June 01, 2015

OSG has introduced the new EXOCARB WDO-SUS drills for machining stainless steels and titanium alloys.

The WDO-SUS drills were specifically developed to combat the common issues that occur when machining stainless steels and titanium alloys such as work hardening, elongated chips, low thermal conductivity and welding on the tool.

One of the prominent features of the WDO-SUS drill is newly designed MEGA COOLER coolant holes. They provide improved coolant flow for improved chip evacuation and reduced heat generation. The flute geometry and sharp cutting edge produce compact cutting chips that prevent chip packing.

Also, the WDO-SUS drill provides stable regrinding and prevents work hardening in additional manufacturing processes by reducing margin wear with its unique margin shape and OSG's WXL coating.

With these features, the WDO-SUS drill has reportedly demonstrated double the tool life of the competitor's tool by surpassing 3,100 linear inches even when drilling difficult-to-machine duplex stainless steel.

Related Glossary Terms

  • alloys


    Substances having metallic properties and being composed of two or more chemical elements of which at least one is a metal.

  • coolant


    Fluid that reduces temperature buildup at the tool/workpiece interface during machining. Normally takes the form of a liquid such as soluble or chemical mixtures (semisynthetic, synthetic) but can be pressurized air or other gas. Because of water’s ability to absorb great quantities of heat, it is widely used as a coolant and vehicle for various cutting compounds, with the water-to-compound ratio varying with the machining task. See cutting fluid; semisynthetic cutting fluid; soluble-oil cutting fluid; synthetic cutting fluid.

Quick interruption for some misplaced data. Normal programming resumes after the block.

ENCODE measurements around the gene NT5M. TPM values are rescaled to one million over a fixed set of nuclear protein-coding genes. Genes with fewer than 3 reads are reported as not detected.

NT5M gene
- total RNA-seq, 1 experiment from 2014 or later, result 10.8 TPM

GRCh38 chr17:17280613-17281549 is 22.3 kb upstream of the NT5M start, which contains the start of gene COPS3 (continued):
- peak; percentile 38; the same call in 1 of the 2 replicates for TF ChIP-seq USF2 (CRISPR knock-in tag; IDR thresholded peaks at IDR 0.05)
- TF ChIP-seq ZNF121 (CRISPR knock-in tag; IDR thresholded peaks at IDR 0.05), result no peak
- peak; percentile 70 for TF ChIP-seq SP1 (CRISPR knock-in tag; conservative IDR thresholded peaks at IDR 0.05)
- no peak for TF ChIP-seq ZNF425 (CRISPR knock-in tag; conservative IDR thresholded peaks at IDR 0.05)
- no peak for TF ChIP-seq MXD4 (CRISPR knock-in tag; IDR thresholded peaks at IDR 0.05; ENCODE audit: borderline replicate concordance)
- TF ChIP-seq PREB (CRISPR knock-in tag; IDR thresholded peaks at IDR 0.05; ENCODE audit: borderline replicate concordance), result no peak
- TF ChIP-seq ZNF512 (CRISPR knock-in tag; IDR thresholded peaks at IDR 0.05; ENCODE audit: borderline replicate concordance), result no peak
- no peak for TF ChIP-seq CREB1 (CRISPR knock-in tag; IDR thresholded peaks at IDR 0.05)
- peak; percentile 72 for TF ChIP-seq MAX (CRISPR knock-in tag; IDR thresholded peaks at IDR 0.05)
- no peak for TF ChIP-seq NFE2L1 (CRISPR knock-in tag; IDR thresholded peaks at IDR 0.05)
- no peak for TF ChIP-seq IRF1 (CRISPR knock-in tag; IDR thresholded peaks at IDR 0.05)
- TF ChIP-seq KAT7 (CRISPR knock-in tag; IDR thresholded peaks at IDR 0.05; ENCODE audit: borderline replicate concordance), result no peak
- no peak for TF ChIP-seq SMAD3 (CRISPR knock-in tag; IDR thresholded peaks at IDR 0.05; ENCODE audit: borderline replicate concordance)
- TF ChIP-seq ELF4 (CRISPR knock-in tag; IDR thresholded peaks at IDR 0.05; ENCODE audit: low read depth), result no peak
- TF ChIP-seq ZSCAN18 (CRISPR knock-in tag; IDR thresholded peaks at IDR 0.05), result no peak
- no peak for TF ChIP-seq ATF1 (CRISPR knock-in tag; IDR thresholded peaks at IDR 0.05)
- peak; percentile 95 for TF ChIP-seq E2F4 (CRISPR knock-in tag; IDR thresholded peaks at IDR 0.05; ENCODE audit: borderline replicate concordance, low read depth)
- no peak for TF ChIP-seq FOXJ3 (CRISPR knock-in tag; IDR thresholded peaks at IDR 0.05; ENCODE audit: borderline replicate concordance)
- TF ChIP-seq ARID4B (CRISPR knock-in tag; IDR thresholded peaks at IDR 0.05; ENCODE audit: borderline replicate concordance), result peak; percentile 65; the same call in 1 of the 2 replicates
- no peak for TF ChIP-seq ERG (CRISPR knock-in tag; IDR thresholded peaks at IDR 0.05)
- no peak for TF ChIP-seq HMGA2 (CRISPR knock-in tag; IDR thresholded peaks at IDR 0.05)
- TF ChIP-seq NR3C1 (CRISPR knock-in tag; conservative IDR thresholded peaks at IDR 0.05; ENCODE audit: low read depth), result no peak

• hardening


    Process of increasing the surface hardness of a part. It is accomplished by heating a piece of steel to a temperature within or above its critical range and then cooling (or quenching) it rapidly. In any heat-treatment operation, the rate of heating is important. Heat flows from the exterior to the interior of steel at a definite rate. If the steel is heated too quickly, the outside becomes hotter than the inside and the desired uniform structure cannot be obtained. If a piece is irregular in shape, a slow heating rate is essential to prevent warping and cracking. The heavier the section, the longer the heating time must be to achieve uniform results. Even after the correct temperature has been reached, the piece should be held at the temperature for a sufficient period of time to permit its thickest section to attain a uniform temperature. See workhardening.

  • stainless steels

    stainless steels

    Stainless steels possess high strength, heat resistance, excellent workability and erosion resistance. Four general classes have been developed to cover a range of mechanical and physical properties for particular applications. The four classes are: the austenitic types of the chromium-nickel-manganese 200 series and the chromium-nickel 300 series; the martensitic types of the chromium, hardenable 400 series; the chromium, nonhardenable 400-series ferritic types; and the precipitation-hardening type of chromium-nickel alloys with additional elements that are hardenable by solution treating and aging.